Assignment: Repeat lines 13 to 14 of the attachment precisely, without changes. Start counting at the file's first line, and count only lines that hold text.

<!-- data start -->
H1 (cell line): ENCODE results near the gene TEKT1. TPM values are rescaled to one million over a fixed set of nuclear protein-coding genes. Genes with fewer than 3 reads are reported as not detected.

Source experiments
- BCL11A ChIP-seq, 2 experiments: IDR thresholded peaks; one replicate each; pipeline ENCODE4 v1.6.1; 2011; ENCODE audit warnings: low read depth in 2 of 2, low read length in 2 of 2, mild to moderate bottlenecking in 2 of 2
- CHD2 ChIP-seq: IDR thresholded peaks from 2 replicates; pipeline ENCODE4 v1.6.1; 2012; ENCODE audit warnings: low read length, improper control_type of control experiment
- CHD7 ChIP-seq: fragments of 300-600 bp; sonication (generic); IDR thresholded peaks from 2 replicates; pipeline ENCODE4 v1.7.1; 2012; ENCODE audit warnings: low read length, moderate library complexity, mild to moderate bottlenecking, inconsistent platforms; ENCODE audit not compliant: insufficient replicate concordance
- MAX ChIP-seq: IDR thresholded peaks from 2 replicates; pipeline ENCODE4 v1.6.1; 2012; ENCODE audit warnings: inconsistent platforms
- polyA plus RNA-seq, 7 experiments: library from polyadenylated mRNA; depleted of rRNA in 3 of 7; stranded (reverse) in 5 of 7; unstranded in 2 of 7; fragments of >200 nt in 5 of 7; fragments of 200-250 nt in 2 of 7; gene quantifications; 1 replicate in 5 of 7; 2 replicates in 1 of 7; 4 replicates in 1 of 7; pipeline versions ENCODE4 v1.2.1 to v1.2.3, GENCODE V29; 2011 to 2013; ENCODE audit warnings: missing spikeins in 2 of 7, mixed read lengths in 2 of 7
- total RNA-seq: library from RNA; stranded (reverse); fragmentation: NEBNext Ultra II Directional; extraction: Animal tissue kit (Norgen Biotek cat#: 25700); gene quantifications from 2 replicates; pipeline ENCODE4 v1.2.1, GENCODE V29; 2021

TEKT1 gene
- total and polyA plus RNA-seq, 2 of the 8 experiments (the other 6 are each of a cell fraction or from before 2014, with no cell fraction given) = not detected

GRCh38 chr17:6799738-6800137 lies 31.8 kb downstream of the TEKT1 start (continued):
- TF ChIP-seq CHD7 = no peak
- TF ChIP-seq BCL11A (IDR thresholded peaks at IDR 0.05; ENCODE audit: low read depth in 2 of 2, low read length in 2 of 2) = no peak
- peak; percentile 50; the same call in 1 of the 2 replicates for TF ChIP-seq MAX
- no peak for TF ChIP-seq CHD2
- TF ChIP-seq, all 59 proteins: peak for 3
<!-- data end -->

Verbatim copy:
- TF ChIP-seq BCL11A (IDR thresholded peaks at IDR 0.05; ENCODE audit: low read depth in 2 of 2, low read length in 2 of 2) = no peak
- peak; percentile 50; the same call in 1 of the 2 replicates for TF ChIP-seq MAX